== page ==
“Here’s a classic staple of New York movies,” Anderson told the New York Daily News about Alexander Mackendrick’s 1957 film noir classic “Sweet Smell of Success.” “The look of it is this distilled black-and-white New York and Clifford Odets writes great dialogue.” Despite being a box office bomb at the time of release, “Sweet Smell of Success” has risen in stature over the years and is often cited as one of the best movies ever made during the film noir golden age. The film stars Burt Lancaster as an unethical Broadway columnist hellbent on ensuring his sister does not have a romantic relationship with a jazz musician.
“The Taking of Power by Louis XIV” (1966)
“This is a wonderful and very strange movie,” Anderson told The Criterion Collection about Roberto Rossellini’s French television drama film “The Taking of Power by Louis XIV.” “The man who plays Louis cannot give a convincing line reading, even to the ears of someone who can’t speak French — and yet he is fascinating. I was in his corner from start to finish (which comes unexpectedly — I thought there had to be at least another hour and a half to go when ‘Fin’ came up). Mainly, he just walks in and out of rooms and dresses and undresses. I want to watch it again! What does good acting actually mean?”
“Terror’s Advocate” (2007)
Anderson named Barbet Schroeder’s documentary film “Terror’s Advocate” one of his favorite movies during an interview with Goop. The movie’s subject is Jacques Vergès, a lawyer who sparked controversy for aiding terrorist cells operating in Africa, Europe, and the Middle East. “Barbet Schroeder’s great documentary, ‘Terror’s Advocate,’ also relates to another one I would highly recommend, which is Marcel Ophüls’ documentary ‘Hôtel Terminus,’” Anderson told Goop. “There is kind of a miniature version of ‘Terror’s Advocate’ in the middle of it.”
Anderson cites French filmmaking icon Jean Renoir as one of his favorite directors in history, with movies such as “Grand Illusion” and “Rules of the Game” being personal favorites. “There’s also one called Toni, that’s Jean Renoir before ‘Grand Illusion,’ and it’s set in the south of France and they’re Italian immigrants who’re working, who’re laborers working in the South of France,” Anderson told Rotten Tomatoes. “It’s very beautiful, kind of lyrical and very sad; a great Renoir movie. I don’t know if it’s seen that much anymore. It’s great.”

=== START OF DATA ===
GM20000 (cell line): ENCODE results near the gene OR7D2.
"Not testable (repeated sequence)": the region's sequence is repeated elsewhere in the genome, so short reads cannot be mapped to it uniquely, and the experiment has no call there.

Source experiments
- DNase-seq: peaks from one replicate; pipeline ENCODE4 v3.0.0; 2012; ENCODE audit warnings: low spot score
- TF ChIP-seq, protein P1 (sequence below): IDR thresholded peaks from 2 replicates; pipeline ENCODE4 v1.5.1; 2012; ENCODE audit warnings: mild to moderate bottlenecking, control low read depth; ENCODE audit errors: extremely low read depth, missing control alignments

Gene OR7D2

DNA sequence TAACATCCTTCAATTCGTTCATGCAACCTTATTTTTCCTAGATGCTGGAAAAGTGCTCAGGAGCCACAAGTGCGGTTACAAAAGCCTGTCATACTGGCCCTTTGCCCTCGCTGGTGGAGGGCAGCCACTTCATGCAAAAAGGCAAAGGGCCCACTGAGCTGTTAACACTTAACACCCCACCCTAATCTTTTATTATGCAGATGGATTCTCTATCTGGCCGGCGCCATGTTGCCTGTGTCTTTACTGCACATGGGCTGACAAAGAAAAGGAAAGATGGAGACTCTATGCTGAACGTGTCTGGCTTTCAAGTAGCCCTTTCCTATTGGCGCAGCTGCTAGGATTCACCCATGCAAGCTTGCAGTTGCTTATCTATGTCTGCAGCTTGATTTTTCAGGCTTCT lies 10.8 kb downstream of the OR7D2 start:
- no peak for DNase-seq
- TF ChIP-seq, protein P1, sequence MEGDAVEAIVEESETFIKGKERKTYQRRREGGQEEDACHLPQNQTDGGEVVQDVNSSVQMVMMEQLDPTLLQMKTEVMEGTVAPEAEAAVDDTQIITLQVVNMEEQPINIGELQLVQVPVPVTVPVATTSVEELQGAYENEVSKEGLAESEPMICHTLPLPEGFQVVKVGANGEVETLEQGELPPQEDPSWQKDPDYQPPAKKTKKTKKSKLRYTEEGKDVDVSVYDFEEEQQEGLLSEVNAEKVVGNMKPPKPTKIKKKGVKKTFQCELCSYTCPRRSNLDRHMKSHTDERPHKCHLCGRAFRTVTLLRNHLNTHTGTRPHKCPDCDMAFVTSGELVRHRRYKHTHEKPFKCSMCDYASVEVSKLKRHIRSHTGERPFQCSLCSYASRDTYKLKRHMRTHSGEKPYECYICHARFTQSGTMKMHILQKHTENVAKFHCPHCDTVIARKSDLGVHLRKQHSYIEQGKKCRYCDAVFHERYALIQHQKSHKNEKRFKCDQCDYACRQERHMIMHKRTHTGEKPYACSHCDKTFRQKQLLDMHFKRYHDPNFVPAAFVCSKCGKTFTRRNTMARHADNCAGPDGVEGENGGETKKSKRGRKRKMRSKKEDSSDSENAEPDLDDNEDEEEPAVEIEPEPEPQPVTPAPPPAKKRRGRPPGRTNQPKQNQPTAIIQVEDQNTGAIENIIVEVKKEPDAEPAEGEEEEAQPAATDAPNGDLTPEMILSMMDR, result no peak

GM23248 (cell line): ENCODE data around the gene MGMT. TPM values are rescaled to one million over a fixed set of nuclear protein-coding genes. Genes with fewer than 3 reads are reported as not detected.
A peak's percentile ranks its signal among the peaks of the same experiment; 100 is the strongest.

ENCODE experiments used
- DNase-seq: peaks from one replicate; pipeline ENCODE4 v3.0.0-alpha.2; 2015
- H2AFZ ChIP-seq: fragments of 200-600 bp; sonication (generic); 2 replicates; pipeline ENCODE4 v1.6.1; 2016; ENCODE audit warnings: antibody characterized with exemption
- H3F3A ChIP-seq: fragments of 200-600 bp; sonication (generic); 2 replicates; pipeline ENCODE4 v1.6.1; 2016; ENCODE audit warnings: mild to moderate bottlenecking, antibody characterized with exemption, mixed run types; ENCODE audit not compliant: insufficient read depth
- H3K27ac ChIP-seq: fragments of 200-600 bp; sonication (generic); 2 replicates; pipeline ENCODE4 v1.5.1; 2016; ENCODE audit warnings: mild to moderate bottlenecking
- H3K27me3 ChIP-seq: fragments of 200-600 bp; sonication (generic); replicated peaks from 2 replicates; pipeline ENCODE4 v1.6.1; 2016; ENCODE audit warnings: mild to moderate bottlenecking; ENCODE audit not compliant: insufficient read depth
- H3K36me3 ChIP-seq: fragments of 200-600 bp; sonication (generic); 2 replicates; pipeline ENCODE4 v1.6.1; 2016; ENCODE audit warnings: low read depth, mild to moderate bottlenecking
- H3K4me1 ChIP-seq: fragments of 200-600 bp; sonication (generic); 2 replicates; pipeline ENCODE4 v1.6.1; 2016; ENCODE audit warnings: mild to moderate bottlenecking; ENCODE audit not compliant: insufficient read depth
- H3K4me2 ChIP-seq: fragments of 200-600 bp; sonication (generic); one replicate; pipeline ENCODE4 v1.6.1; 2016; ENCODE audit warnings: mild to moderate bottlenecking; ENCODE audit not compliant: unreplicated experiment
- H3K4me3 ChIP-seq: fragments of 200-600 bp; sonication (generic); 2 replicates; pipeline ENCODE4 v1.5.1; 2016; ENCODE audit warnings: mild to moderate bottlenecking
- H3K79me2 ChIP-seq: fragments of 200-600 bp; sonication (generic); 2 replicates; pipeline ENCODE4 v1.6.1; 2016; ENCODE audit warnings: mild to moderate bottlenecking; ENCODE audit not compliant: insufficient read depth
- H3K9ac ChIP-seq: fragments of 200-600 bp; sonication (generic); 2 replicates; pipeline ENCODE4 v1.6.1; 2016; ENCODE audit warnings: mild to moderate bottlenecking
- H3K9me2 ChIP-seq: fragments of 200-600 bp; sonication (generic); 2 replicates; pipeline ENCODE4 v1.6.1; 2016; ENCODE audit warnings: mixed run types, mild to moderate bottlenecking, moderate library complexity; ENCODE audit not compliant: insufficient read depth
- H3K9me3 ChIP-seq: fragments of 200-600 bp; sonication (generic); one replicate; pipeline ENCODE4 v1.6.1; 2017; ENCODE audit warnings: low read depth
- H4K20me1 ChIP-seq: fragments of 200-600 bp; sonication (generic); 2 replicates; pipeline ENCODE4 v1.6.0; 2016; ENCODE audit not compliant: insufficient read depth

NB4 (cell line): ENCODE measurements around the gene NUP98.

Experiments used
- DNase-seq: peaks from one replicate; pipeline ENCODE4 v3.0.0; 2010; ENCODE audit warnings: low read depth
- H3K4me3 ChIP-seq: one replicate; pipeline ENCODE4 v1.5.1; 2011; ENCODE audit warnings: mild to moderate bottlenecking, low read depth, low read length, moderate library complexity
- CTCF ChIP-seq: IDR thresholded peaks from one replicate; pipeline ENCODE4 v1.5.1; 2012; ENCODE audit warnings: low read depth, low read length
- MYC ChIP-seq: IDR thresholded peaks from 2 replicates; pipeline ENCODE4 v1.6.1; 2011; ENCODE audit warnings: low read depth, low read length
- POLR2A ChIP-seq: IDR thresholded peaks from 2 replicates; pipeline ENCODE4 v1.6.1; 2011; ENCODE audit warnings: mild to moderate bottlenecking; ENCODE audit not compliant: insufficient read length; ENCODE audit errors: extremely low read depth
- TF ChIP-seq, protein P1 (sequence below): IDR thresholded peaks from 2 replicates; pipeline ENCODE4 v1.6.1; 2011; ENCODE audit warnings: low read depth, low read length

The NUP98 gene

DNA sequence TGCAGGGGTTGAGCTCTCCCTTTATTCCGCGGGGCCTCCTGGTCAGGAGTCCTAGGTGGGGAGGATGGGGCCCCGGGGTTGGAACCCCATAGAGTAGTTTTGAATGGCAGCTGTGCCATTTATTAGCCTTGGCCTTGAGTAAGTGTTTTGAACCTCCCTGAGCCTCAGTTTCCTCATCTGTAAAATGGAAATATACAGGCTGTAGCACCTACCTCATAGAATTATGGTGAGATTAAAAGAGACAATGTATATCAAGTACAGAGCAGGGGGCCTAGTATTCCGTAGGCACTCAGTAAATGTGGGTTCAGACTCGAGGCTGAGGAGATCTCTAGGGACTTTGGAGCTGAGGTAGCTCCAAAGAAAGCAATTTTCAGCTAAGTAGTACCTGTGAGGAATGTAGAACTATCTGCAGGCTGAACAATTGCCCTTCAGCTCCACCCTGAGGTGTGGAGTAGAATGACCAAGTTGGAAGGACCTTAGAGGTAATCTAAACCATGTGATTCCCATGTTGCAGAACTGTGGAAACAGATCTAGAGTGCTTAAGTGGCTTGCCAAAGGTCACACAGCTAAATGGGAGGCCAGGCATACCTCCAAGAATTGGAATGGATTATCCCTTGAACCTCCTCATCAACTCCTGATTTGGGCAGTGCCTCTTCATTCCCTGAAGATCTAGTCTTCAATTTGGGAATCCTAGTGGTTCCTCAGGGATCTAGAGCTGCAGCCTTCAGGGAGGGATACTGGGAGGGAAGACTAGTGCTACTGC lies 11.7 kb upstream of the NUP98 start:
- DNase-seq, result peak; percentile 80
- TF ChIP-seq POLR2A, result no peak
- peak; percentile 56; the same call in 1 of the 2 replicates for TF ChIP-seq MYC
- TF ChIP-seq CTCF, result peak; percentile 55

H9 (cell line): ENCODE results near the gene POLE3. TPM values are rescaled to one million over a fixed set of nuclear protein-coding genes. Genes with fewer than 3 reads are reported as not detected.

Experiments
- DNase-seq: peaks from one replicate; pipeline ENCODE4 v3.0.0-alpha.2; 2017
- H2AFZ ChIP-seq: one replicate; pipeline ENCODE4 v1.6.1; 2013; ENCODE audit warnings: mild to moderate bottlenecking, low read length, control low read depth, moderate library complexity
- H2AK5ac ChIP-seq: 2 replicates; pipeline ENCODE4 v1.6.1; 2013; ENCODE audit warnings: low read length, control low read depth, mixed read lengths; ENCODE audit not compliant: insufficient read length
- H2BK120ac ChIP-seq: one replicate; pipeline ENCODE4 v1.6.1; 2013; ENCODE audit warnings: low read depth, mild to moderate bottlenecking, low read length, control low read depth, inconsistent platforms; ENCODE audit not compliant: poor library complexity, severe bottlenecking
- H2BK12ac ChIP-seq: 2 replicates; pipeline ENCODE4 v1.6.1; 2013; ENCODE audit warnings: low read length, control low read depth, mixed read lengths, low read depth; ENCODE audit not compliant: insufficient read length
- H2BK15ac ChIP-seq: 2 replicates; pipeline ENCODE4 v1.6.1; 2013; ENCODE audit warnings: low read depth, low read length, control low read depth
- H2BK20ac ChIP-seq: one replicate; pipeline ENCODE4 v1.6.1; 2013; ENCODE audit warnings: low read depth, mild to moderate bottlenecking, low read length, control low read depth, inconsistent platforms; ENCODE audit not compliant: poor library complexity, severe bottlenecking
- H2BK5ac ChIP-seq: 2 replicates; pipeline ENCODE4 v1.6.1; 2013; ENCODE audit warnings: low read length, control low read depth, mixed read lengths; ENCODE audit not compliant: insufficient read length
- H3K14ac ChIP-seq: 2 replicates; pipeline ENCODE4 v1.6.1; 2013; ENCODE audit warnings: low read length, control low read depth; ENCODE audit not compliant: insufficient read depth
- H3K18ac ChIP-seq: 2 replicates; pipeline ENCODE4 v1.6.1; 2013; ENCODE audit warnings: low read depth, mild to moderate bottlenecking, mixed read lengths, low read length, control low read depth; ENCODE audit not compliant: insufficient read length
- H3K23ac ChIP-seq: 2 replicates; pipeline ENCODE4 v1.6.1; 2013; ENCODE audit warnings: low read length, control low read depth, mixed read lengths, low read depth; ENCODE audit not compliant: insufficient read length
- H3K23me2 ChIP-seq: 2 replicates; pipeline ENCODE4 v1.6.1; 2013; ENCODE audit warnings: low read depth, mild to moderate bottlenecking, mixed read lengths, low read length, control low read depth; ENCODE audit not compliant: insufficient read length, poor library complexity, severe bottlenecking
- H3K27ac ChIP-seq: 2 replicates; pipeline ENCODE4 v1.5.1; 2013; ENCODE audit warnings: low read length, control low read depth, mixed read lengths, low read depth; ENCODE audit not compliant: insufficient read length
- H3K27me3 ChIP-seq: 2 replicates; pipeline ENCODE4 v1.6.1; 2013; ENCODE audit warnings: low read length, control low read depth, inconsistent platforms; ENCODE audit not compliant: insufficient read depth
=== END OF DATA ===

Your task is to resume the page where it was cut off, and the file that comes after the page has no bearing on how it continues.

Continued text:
Film critics have often compared Wes Anderson movies to cinematic confections (look no further than “The Grand Budapest Hotel”), and that’s exactly the word Anderson uses to describe Ernst Lubitsch’s 1932 romantic-comedy “Trouble in Paradise.” The film centers around the blossoming relationship between a master thief and a pickpocket who join forces to con the owner of a perfume company. “A great Lubitsch movie,” Anderson raved to Rotten Tomatoes. “Herbert Marshall and Miriam Hopkins. And Samson Raphaelson is the screenwriter; he did several Lubitsch movies. I don’t know if anybody can make a movie like that anymore — that perfect tone, like a ‘soufflé’-type of movie. A confection, I guess.”
Anderson told Criterion that Japanese filmmaker Shohei Imamura is one of his favorite directors of all time, citing various favorite films such as “Pigs and Battleships,” “The Insect Woman,” “Intentions and Murders,” and “Vengeance Is Mine.” Anderson said he has always loved the latter title, a 1979 drama that tells the true story of serial killer Akira Nishiguchi. The film won Best Picture at the 1979 Japanese Academy Awards.
Anderson remains in disbelief that “Who’s Afraid of Virginia Woolf?” was Mike Nichols’ first movie. Nichols is a personal favorite of Anderson’s, and he came out swinging with his 1966 feature directorial debut, which famously paired Elizabeth Taylor and Richard Burton. “When I first saw that movie it made me feel bad,” Anderson told Rotten Tomatoes when naming “Woolf” one of his all-time favorite films. “I didn’t fall in love with it. I loved ‘The Graduate’ when I first saw it, but [‘Virginia Woolf’], I wasn’t excited by it, because it seemed like there was a negativity about it. But when I watched it more recently I thought it was the most beautiful, inspired, exciting movie. Mike Nichols is one of the most inventive directors that we’ve had, and that’s one of the great, you know, it’s a great movie, and a stunning first film.”